Bike wheel rims need attention: Just an hour into day 1 and after the welcome stop at the café in Edzell, Never-Say-No returned to her bike to find that part of the wheel rim had buckled off the bike. This rendered the bike unrideable. So hubbie Ali “The Campervan Converter” made a 12-mile return bike ride to a bike shop in Brechin to buy a replacement wheel. The bike rims were very worn and it’s unlikely that Never-Say-No will find herself in this tricky situation again. She will be checking her bike rims before she sets off on every bike ride in the future! It was lucky that she wasn’t riding fast downhill when the rim popped off because the bike would have come to a sudden and dangerous stop.

My memory is exceedingly poor: Some 20-odd years ago I lived in a tiny place called Craigton of Airlie, near Kirriemuir, which we happened to cycle through on this tour. I wasn’t there for long in the early 1990s although I did own a house in the village. While I did eventually work out which cottage I’d lived in I’m puzzled that I simply couldn’t recall a single thing about the other houses in the villages, the fabulous views, the amazing cycling landscape and the long hill to Kirriemuir!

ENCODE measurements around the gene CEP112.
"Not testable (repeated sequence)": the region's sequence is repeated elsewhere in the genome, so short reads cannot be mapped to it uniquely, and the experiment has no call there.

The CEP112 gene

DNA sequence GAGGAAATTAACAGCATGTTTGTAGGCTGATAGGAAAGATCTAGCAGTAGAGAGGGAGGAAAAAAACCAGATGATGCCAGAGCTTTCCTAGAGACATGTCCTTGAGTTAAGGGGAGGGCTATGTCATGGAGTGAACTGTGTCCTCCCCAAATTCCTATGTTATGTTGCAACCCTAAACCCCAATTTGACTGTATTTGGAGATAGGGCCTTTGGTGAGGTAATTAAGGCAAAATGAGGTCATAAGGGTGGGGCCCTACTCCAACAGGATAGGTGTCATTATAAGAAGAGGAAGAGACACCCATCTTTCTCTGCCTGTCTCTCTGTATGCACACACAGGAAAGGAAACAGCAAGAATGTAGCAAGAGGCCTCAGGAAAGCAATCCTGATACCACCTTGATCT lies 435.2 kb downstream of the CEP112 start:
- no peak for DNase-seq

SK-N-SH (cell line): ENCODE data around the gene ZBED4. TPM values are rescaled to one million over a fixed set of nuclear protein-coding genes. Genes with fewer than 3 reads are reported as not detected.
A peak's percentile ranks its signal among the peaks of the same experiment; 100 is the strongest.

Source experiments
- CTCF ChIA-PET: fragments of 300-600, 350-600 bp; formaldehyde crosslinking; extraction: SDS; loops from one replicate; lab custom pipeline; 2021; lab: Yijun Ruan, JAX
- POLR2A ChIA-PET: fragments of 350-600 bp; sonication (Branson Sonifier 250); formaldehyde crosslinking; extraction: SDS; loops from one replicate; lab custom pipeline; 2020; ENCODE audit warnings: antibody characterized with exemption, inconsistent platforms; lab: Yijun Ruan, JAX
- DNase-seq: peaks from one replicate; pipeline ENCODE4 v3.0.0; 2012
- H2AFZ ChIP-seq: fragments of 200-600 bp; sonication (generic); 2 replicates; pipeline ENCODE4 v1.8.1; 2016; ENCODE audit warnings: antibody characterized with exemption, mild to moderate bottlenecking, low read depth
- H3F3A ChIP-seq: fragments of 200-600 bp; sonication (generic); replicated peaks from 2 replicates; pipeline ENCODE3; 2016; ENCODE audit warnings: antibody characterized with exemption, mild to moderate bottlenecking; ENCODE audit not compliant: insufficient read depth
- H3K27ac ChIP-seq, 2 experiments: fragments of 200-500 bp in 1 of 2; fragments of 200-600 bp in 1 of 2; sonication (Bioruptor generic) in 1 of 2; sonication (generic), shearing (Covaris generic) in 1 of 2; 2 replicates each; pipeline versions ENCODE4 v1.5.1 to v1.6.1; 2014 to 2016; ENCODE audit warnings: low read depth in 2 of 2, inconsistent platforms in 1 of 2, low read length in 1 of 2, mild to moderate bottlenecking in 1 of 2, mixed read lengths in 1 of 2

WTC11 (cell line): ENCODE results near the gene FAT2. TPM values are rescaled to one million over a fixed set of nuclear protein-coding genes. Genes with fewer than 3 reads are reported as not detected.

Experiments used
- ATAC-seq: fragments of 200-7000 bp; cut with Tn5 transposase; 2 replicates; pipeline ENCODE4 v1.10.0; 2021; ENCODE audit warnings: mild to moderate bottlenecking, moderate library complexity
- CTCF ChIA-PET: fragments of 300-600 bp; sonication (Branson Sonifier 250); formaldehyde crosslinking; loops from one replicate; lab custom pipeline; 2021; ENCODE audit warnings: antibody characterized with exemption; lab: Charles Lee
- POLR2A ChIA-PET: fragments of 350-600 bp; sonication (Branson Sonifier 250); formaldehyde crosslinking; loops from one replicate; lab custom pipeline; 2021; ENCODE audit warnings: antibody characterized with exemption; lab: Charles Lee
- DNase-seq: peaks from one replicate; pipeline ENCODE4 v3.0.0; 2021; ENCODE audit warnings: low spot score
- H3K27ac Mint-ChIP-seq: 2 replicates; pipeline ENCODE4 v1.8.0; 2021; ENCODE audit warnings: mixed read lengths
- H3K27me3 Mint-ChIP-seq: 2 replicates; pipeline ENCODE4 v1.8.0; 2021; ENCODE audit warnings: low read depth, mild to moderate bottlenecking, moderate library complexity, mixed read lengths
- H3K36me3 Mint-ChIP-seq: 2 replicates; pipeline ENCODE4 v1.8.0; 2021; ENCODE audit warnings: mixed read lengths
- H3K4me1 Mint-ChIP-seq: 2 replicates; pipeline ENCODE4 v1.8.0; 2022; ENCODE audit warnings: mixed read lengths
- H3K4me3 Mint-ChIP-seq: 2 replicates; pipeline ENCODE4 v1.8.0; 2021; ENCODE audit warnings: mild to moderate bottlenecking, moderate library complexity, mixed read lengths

Braemar doesn’t have the most hospitable lodge hotel: We were mostly all staying at Braemar Youth Hostel (it’s kind of ok for a youth hostel except for the pretty poor breakfast offering) but decided to go out for a meal. The Braemar Lodge Hotel disappointed on a number of counts and I won’t elaborate except to say I felt compelled to give them a not so favourable write up on Tripadvisor.

Cycle touring is a great deal of fun: We’ll be back from more. Lee plans to organise a September bank holiday weekend each year and I expect we’ll head back to beautiful Angus and Perthshire sometime. In the meantime, I will be looking for a new bike that offers the right bolts and holes etc for affixing panniers. I once did a fair bit of cycle touring and I’d forgotten how much I enjoyed it. Next time there will be less cheating for me: I’ll be swapping carbon bike bling and rucksack carrying for a more sturdy bike with panniers!

Wheel rescue: Ali cycled an extra 12 miles to fetch Never Say No a new wheel!

Wheel rescue: Ali cycled an extra 12 miles to fetch Never Say No a new wheel!

Written by Fiona September 24 2012 Please support this website Buy me a glass of wine